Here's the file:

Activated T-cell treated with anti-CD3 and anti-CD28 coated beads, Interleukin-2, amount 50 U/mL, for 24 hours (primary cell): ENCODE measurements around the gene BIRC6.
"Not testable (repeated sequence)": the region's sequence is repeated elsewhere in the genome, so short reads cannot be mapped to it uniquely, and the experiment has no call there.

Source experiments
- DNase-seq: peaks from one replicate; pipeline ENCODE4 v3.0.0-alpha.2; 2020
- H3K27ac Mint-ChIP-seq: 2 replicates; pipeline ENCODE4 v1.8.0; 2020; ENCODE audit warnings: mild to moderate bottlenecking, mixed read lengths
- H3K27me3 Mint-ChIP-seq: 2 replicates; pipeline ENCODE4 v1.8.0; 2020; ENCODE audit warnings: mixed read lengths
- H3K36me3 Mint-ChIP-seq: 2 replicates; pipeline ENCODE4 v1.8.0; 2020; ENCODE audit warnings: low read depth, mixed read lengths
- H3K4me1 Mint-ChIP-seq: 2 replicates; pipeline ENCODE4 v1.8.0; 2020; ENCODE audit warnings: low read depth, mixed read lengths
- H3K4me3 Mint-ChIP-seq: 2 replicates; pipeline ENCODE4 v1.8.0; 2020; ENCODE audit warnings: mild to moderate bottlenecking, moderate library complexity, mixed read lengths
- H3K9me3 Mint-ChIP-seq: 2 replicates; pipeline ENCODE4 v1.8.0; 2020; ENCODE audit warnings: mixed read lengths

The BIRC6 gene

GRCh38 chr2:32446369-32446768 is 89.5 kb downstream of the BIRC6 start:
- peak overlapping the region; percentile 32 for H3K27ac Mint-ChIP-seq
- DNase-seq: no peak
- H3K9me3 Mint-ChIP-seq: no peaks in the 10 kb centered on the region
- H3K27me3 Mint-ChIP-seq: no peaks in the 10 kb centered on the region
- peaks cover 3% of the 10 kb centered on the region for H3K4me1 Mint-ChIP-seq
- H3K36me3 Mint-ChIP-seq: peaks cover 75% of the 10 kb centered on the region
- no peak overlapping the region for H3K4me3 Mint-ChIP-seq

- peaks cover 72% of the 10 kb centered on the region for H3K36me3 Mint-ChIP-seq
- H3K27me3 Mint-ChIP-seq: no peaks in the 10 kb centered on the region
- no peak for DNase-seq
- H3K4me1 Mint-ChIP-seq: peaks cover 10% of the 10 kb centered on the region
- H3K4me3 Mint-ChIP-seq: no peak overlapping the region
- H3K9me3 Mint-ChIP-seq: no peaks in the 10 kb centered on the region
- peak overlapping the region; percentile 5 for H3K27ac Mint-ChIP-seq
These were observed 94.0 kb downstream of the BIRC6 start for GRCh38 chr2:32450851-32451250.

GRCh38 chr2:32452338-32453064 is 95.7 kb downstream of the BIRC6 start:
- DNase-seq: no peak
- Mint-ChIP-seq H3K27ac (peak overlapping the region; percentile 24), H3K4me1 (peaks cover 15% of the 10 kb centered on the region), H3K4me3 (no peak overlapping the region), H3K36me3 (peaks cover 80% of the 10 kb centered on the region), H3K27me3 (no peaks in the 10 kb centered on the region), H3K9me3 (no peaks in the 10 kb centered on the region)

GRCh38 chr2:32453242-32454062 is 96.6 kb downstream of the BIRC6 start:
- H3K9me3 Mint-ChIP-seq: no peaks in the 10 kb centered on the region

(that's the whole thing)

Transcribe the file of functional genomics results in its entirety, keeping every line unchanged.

Activated T-cell treated with anti-CD3 and anti-CD28 coated beads, Interleukin-2, amount 50 U/mL, for 24 hours (primary cell): ENCODE measurements around the gene BIRC6.
"Not testable (repeated sequence)": the region's sequence is repeated elsewhere in the genome, so short reads cannot be mapped to it uniquely, and the experiment has no call there.

Source experiments
- DNase-seq: peaks from one replicate; pipeline ENCODE4 v3.0.0-alpha.2; 2020
- H3K27ac Mint-ChIP-seq: 2 replicates; pipeline ENCODE4 v1.8.0; 2020; ENCODE audit warnings: mild to moderate bottlenecking, mixed read lengths
- H3K27me3 Mint-ChIP-seq: 2 replicates; pipeline ENCODE4 v1.8.0; 2020; ENCODE audit warnings: mixed read lengths
- H3K36me3 Mint-ChIP-seq: 2 replicates; pipeline ENCODE4 v1.8.0; 2020; ENCODE audit warnings: low read depth, mixed read lengths
- H3K4me1 Mint-ChIP-seq: 2 replicates; pipeline ENCODE4 v1.8.0; 2020; ENCODE audit warnings: low read depth, mixed read lengths
- H3K4me3 Mint-ChIP-seq: 2 replicates; pipeline ENCODE4 v1.8.0; 2020; ENCODE audit warnings: mild to moderate bottlenecking, moderate library complexity, mixed read lengths
- H3K9me3 Mint-ChIP-seq: 2 replicates; pipeline ENCODE4 v1.8.0; 2020; ENCODE audit warnings: mixed read lengths

The BIRC6 gene

GRCh38 chr2:32446369-32446768 is 89.5 kb downstream of the BIRC6 start:
- peak overlapping the region; percentile 32 for H3K27ac Mint-ChIP-seq
- DNase-seq: no peak
- H3K9me3 Mint-ChIP-seq: no peaks in the 10 kb centered on the region
- H3K27me3 Mint-ChIP-seq: no peaks in the 10 kb centered on the region
- peaks cover 3% of the 10 kb centered on the region for H3K4me1 Mint-ChIP-seq
- H3K36me3 Mint-ChIP-seq: peaks cover 75% of the 10 kb centered on the region
- no peak overlapping the region for H3K4me3 Mint-ChIP-seq

- peaks cover 72% of the 10 kb centered on the region for H3K36me3 Mint-ChIP-seq
- H3K27me3 Mint-ChIP-seq: no peaks in the 10 kb centered on the region
- no peak for DNase-seq
- H3K4me1 Mint-ChIP-seq: peaks cover 10% of the 10 kb centered on the region
- H3K4me3 Mint-ChIP-seq: no peak overlapping the region
- H3K9me3 Mint-ChIP-seq: no peaks in the 10 kb centered on the region
- peak overlapping the region; percentile 5 for H3K27ac Mint-ChIP-seq
These were observed 94.0 kb downstream of the BIRC6 start for GRCh38 chr2:32450851-32451250.

GRCh38 chr2:32452338-32453064 is 95.7 kb downstream of the BIRC6 start:
- DNase-seq: no peak
- Mint-ChIP-seq H3K27ac (peak overlapping the region; percentile 24), H3K4me1 (peaks cover 15% of the 10 kb centered on the region), H3K4me3 (no peak overlapping the region), H3K36me3 (peaks cover 80% of the 10 kb centered on the region), H3K27me3 (no peaks in the 10 kb centered on the region), H3K9me3 (no peaks in the 10 kb centered on the region)

GRCh38 chr2:32453242-32454062 is 96.6 kb downstream of the BIRC6 start:
- H3K9me3 Mint-ChIP-seq: no peaks in the 10 kb centered on the region